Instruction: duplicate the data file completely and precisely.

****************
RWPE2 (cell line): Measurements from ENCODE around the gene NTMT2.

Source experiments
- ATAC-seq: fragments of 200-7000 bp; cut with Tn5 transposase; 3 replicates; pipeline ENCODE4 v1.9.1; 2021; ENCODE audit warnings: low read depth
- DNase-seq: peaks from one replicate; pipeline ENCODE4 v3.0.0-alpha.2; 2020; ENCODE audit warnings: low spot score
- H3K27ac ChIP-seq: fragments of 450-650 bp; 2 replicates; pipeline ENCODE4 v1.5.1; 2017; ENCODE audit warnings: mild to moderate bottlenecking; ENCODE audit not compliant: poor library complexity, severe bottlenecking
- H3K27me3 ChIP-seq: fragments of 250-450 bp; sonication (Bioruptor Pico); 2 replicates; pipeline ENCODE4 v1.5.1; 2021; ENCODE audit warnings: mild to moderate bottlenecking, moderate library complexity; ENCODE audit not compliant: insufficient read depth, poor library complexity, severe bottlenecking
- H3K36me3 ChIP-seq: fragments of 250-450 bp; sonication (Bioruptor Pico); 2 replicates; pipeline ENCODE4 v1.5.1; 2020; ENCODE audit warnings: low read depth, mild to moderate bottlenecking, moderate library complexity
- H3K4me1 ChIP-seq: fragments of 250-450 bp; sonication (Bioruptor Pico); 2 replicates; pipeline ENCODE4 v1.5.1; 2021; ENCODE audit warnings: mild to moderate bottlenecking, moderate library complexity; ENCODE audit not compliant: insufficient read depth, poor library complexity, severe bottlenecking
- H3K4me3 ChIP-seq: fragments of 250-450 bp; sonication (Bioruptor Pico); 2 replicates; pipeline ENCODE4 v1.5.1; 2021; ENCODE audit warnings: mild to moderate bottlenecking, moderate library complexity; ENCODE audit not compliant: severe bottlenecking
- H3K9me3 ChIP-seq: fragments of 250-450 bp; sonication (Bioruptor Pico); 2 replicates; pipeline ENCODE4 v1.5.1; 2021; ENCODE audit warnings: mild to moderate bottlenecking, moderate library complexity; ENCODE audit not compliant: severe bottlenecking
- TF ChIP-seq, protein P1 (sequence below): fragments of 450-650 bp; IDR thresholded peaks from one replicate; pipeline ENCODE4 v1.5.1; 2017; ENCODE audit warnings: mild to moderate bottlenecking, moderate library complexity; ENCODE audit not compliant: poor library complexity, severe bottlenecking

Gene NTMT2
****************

RWPE2 (cell line): Measurements from ENCODE around the gene NTMT2.

Source experiments
- ATAC-seq: fragments of 200-7000 bp; cut with Tn5 transposase; 3 replicates; pipeline ENCODE4 v1.9.1; 2021; ENCODE audit warnings: low read depth
- DNase-seq: peaks from one replicate; pipeline ENCODE4 v3.0.0-alpha.2; 2020; ENCODE audit warnings: low spot score
- H3K27ac ChIP-seq: fragments of 450-650 bp; 2 replicates; pipeline ENCODE4 v1.5.1; 2017; ENCODE audit warnings: mild to moderate bottlenecking; ENCODE audit not compliant: poor library complexity, severe bottlenecking
- H3K27me3 ChIP-seq: fragments of 250-450 bp; sonication (Bioruptor Pico); 2 replicates; pipeline ENCODE4 v1.5.1; 2021; ENCODE audit warnings: mild to moderate bottlenecking, moderate library complexity; ENCODE audit not compliant: insufficient read depth, poor library complexity, severe bottlenecking
- H3K36me3 ChIP-seq: fragments of 250-450 bp; sonication (Bioruptor Pico); 2 replicates; pipeline ENCODE4 v1.5.1; 2020; ENCODE audit warnings: low read depth, mild to moderate bottlenecking, moderate library complexity
- H3K4me1 ChIP-seq: fragments of 250-450 bp; sonication (Bioruptor Pico); 2 replicates; pipeline ENCODE4 v1.5.1; 2021; ENCODE audit warnings: mild to moderate bottlenecking, moderate library complexity; ENCODE audit not compliant: insufficient read depth, poor library complexity, severe bottlenecking
- H3K4me3 ChIP-seq: fragments of 250-450 bp; sonication (Bioruptor Pico); 2 replicates; pipeline ENCODE4 v1.5.1; 2021; ENCODE audit warnings: mild to moderate bottlenecking, moderate library complexity; ENCODE audit not compliant: severe bottlenecking
- H3K9me3 ChIP-seq: fragments of 250-450 bp; sonication (Bioruptor Pico); 2 replicates; pipeline ENCODE4 v1.5.1; 2021; ENCODE audit warnings: mild to moderate bottlenecking, moderate library complexity; ENCODE audit not compliant: severe bottlenecking
- TF ChIP-seq, protein P1 (sequence below): fragments of 450-650 bp; IDR thresholded peaks from one replicate; pipeline ENCODE4 v1.5.1; 2017; ENCODE audit warnings: mild to moderate bottlenecking, moderate library complexity; ENCODE audit not compliant: poor library complexity, severe bottlenecking

Gene NTMT2